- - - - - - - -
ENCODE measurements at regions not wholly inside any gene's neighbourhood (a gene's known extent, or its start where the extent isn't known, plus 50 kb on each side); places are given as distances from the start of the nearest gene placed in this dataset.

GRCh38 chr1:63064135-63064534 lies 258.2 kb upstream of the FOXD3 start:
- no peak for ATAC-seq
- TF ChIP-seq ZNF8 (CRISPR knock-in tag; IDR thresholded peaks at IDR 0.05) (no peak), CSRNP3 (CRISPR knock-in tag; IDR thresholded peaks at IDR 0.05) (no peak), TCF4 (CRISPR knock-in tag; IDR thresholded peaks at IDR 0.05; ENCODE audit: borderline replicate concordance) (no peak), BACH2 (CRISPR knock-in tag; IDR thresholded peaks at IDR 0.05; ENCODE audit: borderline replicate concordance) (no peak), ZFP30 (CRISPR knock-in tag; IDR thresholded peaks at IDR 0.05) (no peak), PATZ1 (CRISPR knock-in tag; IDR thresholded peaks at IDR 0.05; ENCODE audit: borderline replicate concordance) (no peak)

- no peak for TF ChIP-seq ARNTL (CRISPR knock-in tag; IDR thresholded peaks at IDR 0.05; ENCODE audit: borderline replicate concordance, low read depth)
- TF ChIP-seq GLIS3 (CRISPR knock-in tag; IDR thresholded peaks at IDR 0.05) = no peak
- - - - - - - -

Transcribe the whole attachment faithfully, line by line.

ENCODE measurements at regions not wholly inside any gene's neighbourhood (a gene's known extent, or its start where the extent isn't known, plus 50 kb on each side); places are given as distances from the start of the nearest gene placed in this dataset.

GRCh38 chr1:63064135-63064534 lies 258.2 kb upstream of the FOXD3 start:
- no peak for ATAC-seq
- TF ChIP-seq ZNF8 (CRISPR knock-in tag; IDR thresholded peaks at IDR 0.05) (no peak), CSRNP3 (CRISPR knock-in tag; IDR thresholded peaks at IDR 0.05) (no peak), TCF4 (CRISPR knock-in tag; IDR thresholded peaks at IDR 0.05; ENCODE audit: borderline replicate concordance) (no peak), BACH2 (CRISPR knock-in tag; IDR thresholded peaks at IDR 0.05; ENCODE audit: borderline replicate concordance) (no peak), ZFP30 (CRISPR knock-in tag; IDR thresholded peaks at IDR 0.05) (no peak), PATZ1 (CRISPR knock-in tag; IDR thresholded peaks at IDR 0.05; ENCODE audit: borderline replicate concordance) (no peak)

- no peak for TF ChIP-seq ARNTL (CRISPR knock-in tag; IDR thresholded peaks at IDR 0.05; ENCODE audit: borderline replicate concordance, low read depth)
- TF ChIP-seq GLIS3 (CRISPR knock-in tag; IDR thresholded peaks at IDR 0.05) = no peak